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Virginia Republican Gov. Glenn Youngkin on Friday praised the Supreme Court’s decision to overturn Roe v. Wade and laid out his plan for abortions in the commonwealth to be banned after 15 weeks of pregnancy.
The governor told The Washington Post that he would like a 15-week ban on abortions, but conceded that a compromise of 20 weeks would likely have to happen given Virginia’s divided Congress.
“Virginians do want fewer abortions as opposed to more abortions,” Youngkin said Friday morning shortly after the Supreme Court’s ruling was announced. “I am not someone who is going to jump in and try to push us apart … There is a place we can come together.”
Youngkin said he supports exceptions in cases of rape, incest and when the mother’s life is at risk.
In a statement, the governor said that he had asked Sens. Siobhan Dunnavant and Steve Newman, and Delegates Kathy Byron and Margaret Ransone to “find areas where we can agree and chart the most successful path forward.”
“I’ve asked them to do the important work needed and be prepared to introduce legislation when the General Assembly returns in January,” Youngkin wrote in the statement.
Abortions are currently legal in Virginia during the first and second trimesters of pregnancy, and in the third trimester if “the continuation of the pregnancy is likely to result in the death of the woman or substantially and irremediably impair the mental or physical health of the woman” based on the medical opinions of three physicians, Virginia law states.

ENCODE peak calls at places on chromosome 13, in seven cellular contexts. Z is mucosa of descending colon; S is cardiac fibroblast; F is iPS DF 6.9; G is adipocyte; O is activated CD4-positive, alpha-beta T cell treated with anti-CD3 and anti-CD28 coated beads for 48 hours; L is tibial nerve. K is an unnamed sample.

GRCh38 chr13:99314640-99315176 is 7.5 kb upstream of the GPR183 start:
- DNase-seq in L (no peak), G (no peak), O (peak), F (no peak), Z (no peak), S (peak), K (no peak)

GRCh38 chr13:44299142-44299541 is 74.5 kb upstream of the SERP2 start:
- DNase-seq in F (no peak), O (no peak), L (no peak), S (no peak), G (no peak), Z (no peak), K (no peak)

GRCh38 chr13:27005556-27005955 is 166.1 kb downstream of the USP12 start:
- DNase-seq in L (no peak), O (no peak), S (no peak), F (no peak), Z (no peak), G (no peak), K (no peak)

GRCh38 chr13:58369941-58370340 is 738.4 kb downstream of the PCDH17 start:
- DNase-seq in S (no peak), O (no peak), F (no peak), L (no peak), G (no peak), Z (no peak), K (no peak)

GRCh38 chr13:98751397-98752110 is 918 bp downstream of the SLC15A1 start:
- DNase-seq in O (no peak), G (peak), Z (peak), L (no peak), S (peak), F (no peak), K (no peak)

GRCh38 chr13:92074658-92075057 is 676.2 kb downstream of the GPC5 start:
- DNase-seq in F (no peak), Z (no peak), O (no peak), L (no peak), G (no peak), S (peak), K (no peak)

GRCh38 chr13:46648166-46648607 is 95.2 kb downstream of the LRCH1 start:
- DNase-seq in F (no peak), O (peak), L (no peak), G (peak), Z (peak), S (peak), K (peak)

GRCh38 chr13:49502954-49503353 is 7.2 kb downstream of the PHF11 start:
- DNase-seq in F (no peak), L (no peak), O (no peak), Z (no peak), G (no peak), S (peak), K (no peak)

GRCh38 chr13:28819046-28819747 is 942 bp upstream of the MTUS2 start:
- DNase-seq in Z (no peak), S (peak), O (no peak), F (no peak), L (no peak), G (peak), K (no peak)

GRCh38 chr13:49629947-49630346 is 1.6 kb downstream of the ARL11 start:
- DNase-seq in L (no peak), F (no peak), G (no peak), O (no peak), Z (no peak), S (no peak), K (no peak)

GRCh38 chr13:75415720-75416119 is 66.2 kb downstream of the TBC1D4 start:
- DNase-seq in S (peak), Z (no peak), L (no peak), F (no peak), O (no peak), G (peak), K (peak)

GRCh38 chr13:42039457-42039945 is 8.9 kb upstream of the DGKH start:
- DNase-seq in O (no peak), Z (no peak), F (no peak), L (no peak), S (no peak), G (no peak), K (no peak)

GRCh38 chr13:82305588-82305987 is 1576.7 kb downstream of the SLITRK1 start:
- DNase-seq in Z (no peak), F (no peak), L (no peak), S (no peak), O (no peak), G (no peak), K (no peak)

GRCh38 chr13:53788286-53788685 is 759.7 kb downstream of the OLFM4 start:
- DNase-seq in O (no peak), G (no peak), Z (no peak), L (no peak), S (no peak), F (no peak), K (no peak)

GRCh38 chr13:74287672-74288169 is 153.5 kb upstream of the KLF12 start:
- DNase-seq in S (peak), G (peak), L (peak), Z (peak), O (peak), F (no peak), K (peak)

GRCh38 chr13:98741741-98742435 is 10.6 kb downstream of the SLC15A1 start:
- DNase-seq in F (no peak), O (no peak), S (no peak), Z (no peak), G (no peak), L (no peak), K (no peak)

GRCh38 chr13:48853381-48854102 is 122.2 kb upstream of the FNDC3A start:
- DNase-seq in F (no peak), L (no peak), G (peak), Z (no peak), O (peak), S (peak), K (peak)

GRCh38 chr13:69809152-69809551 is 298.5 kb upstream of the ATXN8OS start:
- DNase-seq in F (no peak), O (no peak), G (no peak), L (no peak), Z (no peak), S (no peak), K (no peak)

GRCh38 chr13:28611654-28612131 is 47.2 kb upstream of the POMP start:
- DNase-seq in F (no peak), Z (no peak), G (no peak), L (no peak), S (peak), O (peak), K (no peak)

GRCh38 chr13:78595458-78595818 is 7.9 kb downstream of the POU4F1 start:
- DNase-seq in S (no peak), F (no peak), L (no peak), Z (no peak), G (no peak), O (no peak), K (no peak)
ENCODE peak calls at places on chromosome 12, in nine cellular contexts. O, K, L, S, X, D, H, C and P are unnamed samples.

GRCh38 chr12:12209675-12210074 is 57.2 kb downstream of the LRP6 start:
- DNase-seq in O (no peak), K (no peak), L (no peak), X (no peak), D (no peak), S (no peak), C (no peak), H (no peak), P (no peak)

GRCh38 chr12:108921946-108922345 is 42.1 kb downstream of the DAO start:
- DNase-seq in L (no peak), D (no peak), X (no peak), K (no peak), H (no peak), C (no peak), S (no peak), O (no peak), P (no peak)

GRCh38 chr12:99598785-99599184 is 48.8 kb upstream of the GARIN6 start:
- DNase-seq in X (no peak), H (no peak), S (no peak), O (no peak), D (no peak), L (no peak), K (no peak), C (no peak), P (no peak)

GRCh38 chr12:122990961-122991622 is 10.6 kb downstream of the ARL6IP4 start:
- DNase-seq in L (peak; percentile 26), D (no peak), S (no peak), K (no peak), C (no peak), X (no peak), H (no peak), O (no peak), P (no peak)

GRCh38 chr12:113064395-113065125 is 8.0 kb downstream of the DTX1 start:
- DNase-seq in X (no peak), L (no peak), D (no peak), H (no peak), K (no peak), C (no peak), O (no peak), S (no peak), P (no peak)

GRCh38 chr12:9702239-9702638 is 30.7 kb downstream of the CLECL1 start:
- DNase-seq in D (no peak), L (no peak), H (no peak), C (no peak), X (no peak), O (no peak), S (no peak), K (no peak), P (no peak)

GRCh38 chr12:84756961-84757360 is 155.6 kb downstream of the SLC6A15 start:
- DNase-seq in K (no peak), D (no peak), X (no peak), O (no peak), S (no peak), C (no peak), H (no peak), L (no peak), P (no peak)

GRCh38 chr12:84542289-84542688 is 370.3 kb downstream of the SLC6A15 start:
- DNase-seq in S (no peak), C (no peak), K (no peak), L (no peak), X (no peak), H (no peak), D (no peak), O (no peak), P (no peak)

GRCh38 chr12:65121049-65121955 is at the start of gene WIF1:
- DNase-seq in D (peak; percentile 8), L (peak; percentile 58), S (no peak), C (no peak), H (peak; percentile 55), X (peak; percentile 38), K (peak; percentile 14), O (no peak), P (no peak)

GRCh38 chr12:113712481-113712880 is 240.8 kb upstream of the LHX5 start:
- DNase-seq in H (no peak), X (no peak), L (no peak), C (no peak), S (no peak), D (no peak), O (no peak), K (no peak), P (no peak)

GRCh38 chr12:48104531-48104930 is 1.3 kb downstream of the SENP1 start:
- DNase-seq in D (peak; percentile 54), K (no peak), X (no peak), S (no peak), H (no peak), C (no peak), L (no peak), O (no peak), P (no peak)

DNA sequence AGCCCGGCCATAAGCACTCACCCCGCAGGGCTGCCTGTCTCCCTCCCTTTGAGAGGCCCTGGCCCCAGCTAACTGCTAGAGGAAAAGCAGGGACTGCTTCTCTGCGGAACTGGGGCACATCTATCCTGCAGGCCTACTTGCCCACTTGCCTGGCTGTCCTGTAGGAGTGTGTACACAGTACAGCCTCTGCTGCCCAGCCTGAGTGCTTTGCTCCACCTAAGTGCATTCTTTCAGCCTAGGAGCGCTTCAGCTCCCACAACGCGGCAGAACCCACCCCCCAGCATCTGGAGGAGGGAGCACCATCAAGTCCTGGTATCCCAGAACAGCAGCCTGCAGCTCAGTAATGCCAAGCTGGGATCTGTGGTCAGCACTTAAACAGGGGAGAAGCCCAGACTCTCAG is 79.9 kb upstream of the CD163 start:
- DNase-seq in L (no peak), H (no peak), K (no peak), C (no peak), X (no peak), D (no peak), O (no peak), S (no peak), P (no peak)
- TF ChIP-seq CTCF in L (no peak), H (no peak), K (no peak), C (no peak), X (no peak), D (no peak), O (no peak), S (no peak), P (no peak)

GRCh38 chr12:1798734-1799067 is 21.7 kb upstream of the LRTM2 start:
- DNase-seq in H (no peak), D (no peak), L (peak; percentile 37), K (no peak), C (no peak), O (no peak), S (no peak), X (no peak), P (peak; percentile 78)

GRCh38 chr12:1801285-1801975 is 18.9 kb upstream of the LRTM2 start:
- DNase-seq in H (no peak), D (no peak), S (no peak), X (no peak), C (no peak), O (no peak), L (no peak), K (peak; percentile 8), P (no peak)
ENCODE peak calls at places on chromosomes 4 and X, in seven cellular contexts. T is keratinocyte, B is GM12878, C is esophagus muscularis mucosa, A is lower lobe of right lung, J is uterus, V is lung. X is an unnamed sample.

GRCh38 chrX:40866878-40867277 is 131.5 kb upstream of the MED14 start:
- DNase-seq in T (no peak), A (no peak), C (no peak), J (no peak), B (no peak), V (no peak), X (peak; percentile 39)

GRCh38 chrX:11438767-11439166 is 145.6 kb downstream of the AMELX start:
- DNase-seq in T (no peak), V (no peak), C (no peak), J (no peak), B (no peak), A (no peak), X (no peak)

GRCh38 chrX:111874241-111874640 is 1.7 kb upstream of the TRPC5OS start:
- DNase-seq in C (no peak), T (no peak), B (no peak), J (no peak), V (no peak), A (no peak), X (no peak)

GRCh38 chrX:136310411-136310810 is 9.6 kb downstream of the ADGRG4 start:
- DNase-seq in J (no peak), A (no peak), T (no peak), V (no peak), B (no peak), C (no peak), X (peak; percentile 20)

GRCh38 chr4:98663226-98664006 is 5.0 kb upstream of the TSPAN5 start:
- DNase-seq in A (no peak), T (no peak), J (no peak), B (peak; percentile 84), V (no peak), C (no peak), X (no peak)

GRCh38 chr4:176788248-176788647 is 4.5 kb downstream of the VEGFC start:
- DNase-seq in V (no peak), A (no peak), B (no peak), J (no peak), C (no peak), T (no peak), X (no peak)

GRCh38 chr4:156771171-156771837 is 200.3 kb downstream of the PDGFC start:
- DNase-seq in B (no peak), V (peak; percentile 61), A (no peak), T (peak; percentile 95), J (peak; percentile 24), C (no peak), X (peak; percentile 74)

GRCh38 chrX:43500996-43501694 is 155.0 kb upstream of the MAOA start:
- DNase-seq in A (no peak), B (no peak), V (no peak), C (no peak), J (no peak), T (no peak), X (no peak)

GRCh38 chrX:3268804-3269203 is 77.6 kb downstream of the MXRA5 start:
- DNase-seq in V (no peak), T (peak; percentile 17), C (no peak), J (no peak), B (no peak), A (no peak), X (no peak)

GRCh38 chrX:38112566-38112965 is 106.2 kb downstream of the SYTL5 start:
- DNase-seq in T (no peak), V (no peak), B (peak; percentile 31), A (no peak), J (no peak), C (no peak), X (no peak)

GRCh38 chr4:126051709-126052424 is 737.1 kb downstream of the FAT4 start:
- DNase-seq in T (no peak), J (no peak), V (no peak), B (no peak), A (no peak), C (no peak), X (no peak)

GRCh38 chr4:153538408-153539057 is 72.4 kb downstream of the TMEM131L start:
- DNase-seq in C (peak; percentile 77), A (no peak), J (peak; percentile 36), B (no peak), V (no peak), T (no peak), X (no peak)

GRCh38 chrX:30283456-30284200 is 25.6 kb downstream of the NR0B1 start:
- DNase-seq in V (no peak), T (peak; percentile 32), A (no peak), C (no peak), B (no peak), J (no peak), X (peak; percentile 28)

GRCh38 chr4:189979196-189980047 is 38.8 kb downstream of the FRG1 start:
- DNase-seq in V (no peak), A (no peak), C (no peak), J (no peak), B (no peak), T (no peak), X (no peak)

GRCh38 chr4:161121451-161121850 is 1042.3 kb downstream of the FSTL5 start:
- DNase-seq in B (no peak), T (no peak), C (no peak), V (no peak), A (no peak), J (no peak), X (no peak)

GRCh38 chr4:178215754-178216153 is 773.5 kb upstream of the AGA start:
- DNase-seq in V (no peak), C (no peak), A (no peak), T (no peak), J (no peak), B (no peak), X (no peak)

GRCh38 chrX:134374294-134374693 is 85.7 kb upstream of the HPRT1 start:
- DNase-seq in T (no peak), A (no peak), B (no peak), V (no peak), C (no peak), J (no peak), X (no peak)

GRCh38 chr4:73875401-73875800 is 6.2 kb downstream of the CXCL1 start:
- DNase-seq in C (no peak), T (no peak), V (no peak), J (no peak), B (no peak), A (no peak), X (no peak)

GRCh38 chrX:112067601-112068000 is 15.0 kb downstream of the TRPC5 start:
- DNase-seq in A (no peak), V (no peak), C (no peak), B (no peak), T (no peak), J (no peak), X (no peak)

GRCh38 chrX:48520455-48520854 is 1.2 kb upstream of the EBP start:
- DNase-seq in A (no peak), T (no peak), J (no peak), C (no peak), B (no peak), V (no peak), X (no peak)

Minors seeking an abortion must receive parental consent to terminate a pregnancy.
When asked about suggestions that conservatives might feel Youngkin’s idea for an abortion ban is not restrictive enough, the governor said Republicans and Democrats would have to work together on any legislation related to the procedure.
“We’ve got a process in Virginia to work through,” Youngkin said. “I am a pro-life governor, I also am very, very aware of Virginia. … A governor can’t do it on his own. And it’s going to require … work across the aisle. And so we’ve got to work over the next few months to find a place that we can land.”
In Virginia, the House of Delegates is controlled by Republicans and the Senate is controlled by Democrats, and any legislation that comes before the General Assembly would have to pass both chambers.
Republicans in the commonwealth said Youngkin’s proposal is not restrictive enough when addressing the governor’s remarks.
“I don’t think it goes quite far enough,” Del. Wren Williams said, according to The Post. “I’d like to see a full ban in the commonwealth … But if he can get that bill through, I’ll completely support him. We have to continue to push incrementally.”
And Democrats indicated that they would not support the governor’s ban on abortions.
“It is DOA — dead on arrival … I will not allow Virginia to be turned back,” Virginia state Senate President pro tempore L. Louise Lucas told WAVY-TV.